Liked by 1 person

    • Thanks Carole. I just finished your post on writing, so I appreciate this comment very much. Lots of bookcases decorate our walls and small spaces, but I don’t think we’d have it any other way.

      Like

  9. I’ve gotten so much poetry, Dan, that it was a delight to get a story. And the ramble through the logic of a book reader was just perfect! We have our own methods of reading and books have to be in the right proximity for retrieval. And a great ending solution. Loved it and can’t wait to share. :-)

    Like

    • Thanks Jan. I wanted this to sound real, so I added the people in my current pile. Of course there are more, but I had to stop somewhere. I enjoyed the challenge and I’m pleased that you Iiked the story.

      Liked by 1 person

  10. LOL, I like that the project turned into twin bookcases. I’m happy you took the challenge. Although, I wasn’t expecting the shoutout plus photo, Dan. Heartfelt thanks. Imagining conversations like this one is the beginning of storytelling. Hugs on the wing.

    Liked by 1 person

    • Thanks Teagan, and thanks for encouraging me to take this challenge. I had fun thinking about a story that hadn’t happened, but might have. The shoutout was easy, those books have been in my TBR pile.

      I hope you have a nice week.

      Like

  11. I can build a matching book case for you and yes adding a drawer would be no problem. Young man you may have future in sales! And a part part time job in construction. Good story Dan. And no Warbaby does not fit into a Kindle !

    Liked by 1 person

    • Warbaby is also a hard book to read in bed, John. I have to prop it on a pillow to prevent it from crushing the air out of my lungs. When I owned a cabinet shop, I was pretty good at sales (I just wasn’t good at pricing).

      Liked by 1 person

  12. I can relate, Dan. We have books teetering on almost every flat surface. And if course, I also have quite a collection on my Kindle app as well. Let me know when you start taking bookcase orders from fellow bloggers. I won’t even make you work around a waste basket.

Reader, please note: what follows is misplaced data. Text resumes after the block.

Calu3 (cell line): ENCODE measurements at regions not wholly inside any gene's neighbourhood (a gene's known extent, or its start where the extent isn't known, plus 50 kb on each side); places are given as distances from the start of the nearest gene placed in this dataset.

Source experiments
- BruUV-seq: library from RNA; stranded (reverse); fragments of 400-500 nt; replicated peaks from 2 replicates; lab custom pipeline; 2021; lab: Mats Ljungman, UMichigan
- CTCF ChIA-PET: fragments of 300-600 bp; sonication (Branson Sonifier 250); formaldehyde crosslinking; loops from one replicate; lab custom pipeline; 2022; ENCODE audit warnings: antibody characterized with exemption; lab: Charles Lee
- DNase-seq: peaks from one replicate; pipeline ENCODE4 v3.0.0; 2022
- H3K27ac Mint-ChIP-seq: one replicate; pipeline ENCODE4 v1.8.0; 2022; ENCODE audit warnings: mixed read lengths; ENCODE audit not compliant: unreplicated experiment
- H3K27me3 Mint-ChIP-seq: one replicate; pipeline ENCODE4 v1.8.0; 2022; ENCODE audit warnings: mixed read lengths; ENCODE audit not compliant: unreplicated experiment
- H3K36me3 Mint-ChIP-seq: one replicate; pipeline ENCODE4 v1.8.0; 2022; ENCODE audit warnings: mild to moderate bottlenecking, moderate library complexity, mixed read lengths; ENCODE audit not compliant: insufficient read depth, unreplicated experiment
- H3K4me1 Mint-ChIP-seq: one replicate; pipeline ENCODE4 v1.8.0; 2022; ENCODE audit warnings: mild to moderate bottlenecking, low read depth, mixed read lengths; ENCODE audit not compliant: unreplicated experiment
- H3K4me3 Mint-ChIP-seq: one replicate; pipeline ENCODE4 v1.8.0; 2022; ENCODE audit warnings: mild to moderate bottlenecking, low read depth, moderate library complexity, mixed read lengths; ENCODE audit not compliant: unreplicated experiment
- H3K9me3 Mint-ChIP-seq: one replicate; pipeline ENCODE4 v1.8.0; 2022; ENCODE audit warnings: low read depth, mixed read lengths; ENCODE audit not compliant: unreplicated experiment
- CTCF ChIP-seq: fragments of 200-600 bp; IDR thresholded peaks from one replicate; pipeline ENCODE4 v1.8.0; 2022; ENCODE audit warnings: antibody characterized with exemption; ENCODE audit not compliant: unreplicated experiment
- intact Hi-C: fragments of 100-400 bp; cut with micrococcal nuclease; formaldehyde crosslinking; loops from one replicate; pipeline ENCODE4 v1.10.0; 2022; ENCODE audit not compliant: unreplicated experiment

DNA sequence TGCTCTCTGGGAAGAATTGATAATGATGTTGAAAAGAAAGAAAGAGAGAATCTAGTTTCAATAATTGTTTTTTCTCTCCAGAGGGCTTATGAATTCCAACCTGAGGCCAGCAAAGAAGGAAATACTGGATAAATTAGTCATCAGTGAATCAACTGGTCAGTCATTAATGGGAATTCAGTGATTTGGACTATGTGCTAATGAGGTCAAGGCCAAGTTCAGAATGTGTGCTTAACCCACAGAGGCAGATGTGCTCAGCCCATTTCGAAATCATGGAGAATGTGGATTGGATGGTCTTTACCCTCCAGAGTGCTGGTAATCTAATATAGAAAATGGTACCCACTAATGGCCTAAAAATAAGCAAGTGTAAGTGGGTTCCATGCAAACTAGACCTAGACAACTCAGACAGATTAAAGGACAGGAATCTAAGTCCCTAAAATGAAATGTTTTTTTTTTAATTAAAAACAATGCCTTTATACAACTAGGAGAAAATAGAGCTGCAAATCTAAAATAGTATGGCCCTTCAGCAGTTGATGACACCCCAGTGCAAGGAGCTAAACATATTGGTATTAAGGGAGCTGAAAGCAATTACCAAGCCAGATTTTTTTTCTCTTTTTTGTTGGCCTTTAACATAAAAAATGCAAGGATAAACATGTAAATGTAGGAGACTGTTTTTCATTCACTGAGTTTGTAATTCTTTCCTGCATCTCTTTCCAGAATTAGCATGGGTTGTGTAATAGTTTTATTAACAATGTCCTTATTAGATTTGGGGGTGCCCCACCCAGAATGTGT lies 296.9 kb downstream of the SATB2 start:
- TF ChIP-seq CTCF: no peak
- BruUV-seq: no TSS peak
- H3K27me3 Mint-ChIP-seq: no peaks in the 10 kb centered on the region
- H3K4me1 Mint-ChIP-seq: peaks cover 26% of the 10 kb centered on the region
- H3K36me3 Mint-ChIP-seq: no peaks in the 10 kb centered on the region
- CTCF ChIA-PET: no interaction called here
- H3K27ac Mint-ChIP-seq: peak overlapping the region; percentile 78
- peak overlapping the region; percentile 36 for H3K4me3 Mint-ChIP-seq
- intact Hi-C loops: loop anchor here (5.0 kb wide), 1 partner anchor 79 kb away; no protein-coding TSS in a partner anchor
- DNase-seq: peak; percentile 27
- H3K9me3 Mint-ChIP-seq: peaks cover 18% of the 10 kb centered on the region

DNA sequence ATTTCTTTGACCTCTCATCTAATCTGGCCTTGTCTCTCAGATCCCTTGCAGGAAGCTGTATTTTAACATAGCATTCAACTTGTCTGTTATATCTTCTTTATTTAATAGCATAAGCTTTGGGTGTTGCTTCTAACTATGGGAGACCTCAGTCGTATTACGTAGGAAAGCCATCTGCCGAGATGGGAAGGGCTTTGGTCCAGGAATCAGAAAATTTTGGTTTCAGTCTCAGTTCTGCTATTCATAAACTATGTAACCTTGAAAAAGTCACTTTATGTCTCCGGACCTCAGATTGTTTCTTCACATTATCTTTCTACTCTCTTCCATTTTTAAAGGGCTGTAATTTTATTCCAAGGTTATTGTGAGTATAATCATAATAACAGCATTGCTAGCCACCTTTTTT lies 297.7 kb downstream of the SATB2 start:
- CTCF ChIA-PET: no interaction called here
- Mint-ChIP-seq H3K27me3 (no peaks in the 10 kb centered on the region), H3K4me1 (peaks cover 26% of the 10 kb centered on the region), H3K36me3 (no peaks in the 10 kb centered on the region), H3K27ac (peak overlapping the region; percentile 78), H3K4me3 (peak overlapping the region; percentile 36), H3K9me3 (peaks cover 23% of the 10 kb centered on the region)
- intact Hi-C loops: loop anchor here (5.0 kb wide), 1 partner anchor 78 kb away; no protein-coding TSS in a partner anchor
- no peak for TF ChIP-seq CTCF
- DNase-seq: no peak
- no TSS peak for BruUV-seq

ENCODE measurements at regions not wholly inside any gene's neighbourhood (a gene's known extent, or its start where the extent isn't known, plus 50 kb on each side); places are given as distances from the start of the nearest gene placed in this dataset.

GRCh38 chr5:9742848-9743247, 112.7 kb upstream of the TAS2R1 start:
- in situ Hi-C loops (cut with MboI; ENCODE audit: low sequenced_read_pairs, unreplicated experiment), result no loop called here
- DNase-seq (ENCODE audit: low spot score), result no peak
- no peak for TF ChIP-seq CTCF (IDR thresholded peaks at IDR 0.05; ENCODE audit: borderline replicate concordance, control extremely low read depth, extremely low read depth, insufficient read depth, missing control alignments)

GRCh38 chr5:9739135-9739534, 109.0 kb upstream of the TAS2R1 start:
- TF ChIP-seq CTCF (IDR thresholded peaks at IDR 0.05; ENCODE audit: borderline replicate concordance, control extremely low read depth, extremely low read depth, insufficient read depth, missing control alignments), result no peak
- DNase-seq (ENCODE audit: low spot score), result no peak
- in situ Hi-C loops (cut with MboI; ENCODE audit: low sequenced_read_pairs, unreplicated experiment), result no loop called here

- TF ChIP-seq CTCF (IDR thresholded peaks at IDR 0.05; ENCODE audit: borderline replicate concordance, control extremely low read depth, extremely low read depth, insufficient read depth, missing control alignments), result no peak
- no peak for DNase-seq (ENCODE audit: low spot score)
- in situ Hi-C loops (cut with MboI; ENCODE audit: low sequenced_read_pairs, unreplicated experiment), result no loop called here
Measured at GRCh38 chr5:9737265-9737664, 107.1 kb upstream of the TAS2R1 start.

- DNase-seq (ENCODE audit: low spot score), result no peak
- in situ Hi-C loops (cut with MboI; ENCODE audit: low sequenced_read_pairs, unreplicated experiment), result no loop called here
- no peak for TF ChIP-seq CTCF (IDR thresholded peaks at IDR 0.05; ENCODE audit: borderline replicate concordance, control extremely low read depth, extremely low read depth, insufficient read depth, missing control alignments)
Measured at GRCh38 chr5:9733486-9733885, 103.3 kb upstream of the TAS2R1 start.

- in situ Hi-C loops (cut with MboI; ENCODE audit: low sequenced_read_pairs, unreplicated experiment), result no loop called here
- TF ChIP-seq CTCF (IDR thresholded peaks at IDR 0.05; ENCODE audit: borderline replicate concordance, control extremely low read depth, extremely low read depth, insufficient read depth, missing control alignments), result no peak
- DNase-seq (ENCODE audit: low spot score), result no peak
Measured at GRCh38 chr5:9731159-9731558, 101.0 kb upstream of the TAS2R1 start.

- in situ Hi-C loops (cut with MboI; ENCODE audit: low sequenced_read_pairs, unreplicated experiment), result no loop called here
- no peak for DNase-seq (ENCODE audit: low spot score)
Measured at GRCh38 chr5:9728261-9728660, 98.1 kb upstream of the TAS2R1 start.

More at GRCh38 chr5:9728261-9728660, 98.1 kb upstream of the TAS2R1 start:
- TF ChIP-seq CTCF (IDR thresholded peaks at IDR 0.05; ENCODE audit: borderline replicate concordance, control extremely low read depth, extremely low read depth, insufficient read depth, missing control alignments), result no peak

Liked by 1 person

    • Haha – I wish I had had blogging and the blogging community back when I had my cabinet shop, Maggie. I did make a few bookcases for people who wanted to fully utilized a space. Things like 38″ wide instead of only 36″

      Like

  13. In your photos you have Jim sitting on a power pole. We have unfortunately been adopted by a crow. He lives around the outside of our house and if we do not feed him, or give him some attention he becomes very loud and naughty, He tips over pot plants a does his many daily droppings on the outside furniture. The old grump guy across our street says Claude eats one of his chicken’s eggs every morning. This guy is lonely I wish he would start to feed claude and have him for company.

    Liked by 1 person

  14. Wonderful Dan – great story-post … as you say: to be read; built; shared or doubled up with a drawer … congratulations on another satisfactory TBR range of shelves … excellent – loved it – cheers Hilary

    Liked by 1 person

  15. My mother was fussing for a few weeks that I should put my books in my uncle’s bookcase. It took a few weeks to get out some of his books he had in that bookcase. They were dusty and some were really damaged. A few weeks ago I finally put my books in that bookcase. I have my not-read-yet books on the top shelf and my read/want to keep books on the other shelves. I also put some old school books my uncle had on the bottom shelf. I even decided to get rid of some books I had read. Today my mother mentioned about putting away my college books, but I am going to put them on another bookshelf in another room until I read my not-read books which I hope to read sometime this year. Pretty pictures.

    Like

    • I actually still have some of my college textbooks. I’ve moved them cross-country twice. They were so expensive when I bought them, I’ve never been able to part with them. Plus, they remind me of a significant accomplishment.

      Liked by 1 person

  16. This felt a little too close to home, Dan. Well apart from me building a bookcase. That would be pure fiction. Sadly I have a very unsatisfactory relationship with wood and the one time I tried to build a bookcase ending badly though not as badly as the shelves over my bed…
    A delightfully told story though.
    Geoff

    Liked by 2 people